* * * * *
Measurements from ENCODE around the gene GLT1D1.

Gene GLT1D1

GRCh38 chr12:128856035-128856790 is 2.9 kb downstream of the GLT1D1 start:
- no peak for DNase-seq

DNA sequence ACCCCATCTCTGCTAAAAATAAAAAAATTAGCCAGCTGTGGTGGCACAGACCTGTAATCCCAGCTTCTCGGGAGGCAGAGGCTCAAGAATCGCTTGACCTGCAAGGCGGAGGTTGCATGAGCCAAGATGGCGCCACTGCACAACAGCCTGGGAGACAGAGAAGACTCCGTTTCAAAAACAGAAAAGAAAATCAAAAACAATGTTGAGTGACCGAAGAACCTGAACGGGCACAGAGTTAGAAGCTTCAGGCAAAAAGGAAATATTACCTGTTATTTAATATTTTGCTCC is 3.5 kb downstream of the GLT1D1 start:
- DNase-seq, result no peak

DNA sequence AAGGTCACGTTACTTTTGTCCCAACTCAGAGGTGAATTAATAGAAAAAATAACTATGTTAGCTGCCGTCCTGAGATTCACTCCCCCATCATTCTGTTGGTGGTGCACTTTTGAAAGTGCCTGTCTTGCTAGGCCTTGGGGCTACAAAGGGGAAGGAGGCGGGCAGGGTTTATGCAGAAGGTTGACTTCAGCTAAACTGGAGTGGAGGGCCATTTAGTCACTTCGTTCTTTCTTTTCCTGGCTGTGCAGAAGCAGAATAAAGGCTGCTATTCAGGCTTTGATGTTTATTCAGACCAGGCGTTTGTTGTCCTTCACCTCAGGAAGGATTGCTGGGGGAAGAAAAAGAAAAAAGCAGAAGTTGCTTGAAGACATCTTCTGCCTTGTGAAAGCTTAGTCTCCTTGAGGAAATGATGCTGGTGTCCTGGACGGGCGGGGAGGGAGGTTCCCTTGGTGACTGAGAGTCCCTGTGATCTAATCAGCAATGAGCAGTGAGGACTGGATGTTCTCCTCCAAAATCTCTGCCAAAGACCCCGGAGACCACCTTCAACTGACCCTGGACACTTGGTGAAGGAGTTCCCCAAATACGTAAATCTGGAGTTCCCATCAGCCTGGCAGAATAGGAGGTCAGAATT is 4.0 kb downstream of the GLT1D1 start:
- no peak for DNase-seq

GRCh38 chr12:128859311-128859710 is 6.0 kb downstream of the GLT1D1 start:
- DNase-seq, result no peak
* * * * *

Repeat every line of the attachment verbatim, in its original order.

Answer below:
Measurements from ENCODE around the gene GLT1D1.

Gene GLT1D1

GRCh38 chr12:128856035-128856790 is 2.9 kb downstream of the GLT1D1 start:
- no peak for DNase-seq

DNA sequence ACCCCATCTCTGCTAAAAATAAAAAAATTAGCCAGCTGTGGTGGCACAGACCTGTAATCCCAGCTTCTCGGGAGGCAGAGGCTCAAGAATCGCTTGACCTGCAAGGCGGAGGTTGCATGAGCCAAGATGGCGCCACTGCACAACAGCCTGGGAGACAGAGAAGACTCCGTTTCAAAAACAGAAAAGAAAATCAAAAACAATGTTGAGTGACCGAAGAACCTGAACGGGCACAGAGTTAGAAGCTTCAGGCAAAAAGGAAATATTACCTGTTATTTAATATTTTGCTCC is 3.5 kb downstream of the GLT1D1 start:
- DNase-seq, result no peak

DNA sequence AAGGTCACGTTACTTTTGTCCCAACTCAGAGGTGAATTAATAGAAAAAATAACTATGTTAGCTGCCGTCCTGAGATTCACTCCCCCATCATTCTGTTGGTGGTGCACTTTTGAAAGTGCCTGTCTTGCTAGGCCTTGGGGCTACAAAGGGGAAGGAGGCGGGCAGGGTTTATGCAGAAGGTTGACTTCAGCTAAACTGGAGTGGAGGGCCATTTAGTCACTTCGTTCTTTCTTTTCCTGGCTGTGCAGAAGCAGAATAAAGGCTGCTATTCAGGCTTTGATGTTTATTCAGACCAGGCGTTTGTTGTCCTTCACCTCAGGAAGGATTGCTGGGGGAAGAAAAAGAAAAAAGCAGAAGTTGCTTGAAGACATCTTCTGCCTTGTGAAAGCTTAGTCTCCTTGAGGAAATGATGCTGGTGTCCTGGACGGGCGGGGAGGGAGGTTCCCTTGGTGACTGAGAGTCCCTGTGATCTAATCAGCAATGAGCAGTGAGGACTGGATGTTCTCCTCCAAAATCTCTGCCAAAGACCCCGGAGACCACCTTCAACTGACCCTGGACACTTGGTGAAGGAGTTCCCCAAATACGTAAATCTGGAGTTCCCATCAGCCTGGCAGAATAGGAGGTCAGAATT is 4.0 kb downstream of the GLT1D1 start:
- no peak for DNase-seq

GRCh38 chr12:128859311-128859710 is 6.0 kb downstream of the GLT1D1 start:
- DNase-seq, result no peak